Thank you for listening (at least on paper) and thinking it’s beautiful, it means a lot. The harpsichord and trumpet go together in a strange way, don’t they?

  7. gbk,

    Ha … that’s exactly what I thought when I picked up the oboe hints … I don’t hear a french horn but “wouldn’t it be nice” … had to restrain myself from building a chamber orchestra. 😉 But I didn’t pick up the oboe immediately … only at about the 3rd read so it was probably residual musings from the composer

    I heard the clean, clear trumpet immediately and only asked about the muting because I wasn’t sure about mood working as I am from a virtual keyboard.

    I take your word for it that it flows better at 132 but, for some unknown reason, I want to slow it down. The matter will resolve itself when I get my bow and actually feel the music.

    It’s a beautiful piece of work.

    (Gotta run to the Hillary gathering. Wives and significant others are allowed to come after 10pm)

  8. Blouise,

    Shit, I love the oboe, and quite honestly chose the trumpet over the oboe for emotional reasons that had little to do with angst of gender, really.

    The piece needs to be expanded by sixty bars or so. There’s plenty of room seeing how all those measures are emply right now!!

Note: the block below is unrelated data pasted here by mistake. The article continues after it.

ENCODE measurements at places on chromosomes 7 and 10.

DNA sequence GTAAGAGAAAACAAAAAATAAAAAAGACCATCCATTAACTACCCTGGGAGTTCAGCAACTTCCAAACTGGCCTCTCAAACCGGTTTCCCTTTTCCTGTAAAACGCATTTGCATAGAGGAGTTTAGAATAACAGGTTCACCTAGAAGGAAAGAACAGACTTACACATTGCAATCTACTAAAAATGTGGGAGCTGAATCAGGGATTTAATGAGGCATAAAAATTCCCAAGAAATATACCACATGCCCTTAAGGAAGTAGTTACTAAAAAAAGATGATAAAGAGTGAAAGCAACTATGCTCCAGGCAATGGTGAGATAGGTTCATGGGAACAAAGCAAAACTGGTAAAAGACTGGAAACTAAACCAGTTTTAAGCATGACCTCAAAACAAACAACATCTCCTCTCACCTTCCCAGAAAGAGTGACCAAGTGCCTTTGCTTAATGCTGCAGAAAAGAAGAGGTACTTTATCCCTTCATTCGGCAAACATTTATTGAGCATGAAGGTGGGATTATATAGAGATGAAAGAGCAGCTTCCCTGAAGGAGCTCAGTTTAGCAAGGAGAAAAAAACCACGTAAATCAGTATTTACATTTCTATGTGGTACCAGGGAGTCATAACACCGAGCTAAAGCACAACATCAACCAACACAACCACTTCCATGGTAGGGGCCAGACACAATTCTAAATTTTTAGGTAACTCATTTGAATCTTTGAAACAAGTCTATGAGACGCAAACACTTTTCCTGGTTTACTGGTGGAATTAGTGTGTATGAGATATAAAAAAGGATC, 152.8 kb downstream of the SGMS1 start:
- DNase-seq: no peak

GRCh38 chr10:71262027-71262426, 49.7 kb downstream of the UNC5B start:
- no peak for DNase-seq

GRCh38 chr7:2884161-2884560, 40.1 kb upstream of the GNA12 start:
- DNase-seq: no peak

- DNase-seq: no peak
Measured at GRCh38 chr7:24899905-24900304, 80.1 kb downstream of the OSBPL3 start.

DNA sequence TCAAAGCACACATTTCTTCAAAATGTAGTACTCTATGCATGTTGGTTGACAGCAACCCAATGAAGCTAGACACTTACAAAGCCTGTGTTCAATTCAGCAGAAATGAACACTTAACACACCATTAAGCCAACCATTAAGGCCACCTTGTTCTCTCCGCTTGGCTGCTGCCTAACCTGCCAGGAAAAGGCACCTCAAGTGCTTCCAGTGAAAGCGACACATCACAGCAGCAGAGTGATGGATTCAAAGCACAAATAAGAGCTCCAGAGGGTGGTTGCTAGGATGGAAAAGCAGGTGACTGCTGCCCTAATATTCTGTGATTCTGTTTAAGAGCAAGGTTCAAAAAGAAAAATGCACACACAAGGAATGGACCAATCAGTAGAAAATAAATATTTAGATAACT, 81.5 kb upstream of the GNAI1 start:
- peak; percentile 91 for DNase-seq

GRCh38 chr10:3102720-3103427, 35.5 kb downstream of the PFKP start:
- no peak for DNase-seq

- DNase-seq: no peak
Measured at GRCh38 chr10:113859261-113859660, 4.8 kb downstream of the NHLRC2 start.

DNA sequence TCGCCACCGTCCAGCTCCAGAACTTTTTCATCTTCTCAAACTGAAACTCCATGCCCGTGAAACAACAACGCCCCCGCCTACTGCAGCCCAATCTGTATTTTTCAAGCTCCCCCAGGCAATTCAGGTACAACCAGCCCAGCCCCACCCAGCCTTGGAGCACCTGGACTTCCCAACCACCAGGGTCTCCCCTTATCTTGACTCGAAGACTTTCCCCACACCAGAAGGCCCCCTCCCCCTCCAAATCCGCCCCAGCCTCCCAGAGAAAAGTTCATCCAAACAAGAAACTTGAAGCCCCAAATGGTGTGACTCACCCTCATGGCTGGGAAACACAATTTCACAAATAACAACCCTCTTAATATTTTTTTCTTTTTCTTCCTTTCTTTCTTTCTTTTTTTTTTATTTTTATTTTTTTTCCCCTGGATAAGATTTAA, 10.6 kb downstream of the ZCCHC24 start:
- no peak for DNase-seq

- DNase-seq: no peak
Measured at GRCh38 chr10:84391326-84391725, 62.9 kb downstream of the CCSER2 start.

But then it wouldn’t be a quartet, and then after the oboe I would then feel obligated to add French horn, and then glockenspiel, or at least a viola. 😉

    I love it though, let me know what you hear in the first moments, because after that it’s hard to keep track.

  9. That trumpet sound fits the harpsichord perfectly!

    Forgot to copy the piano and cello tempo

  10. Blouise,

    Additionally, what looks like slurs in the harpsichord staff are actually ties where a leading note obscures the tie to the trailing note. It’s a deatil I have to fix.

  11. Blouise,

    It was originally written at 120, but it seems to flow better at 132; maybe somewhere in between? I’m bad at tempo.

    I hear a bright trumpet, not nickel or silver bright, but punchy to be sure, in a way only a trumpet can be.

  12. Blouise,

    The cadence is in the eighth-note rests (sometimes 16th, or quarter) at the end of most measures, excepting the violin and trumpet. At least that’s the plan, but do let me know what you hear.

  13. Okay … pretty close to a classic waltz … I was hearing it at about 120bpm … a bit slower but not by much so I’m in the ballpark with you. I need to feel it on the string. The trumpet is interesting … do you want it muted?

  14. gbk,

    Got it! Love the melody … using my virtual keyboard and sight reading ear.

    Just sent my bow out to be rehaired and a couple other fixes … I should have it back by the end of the month.

    There’s no tempo noted … want it standard waltz, Viennese waltz, or jive. I’m hearing it Largo but I don’t know if that’s how you heard it.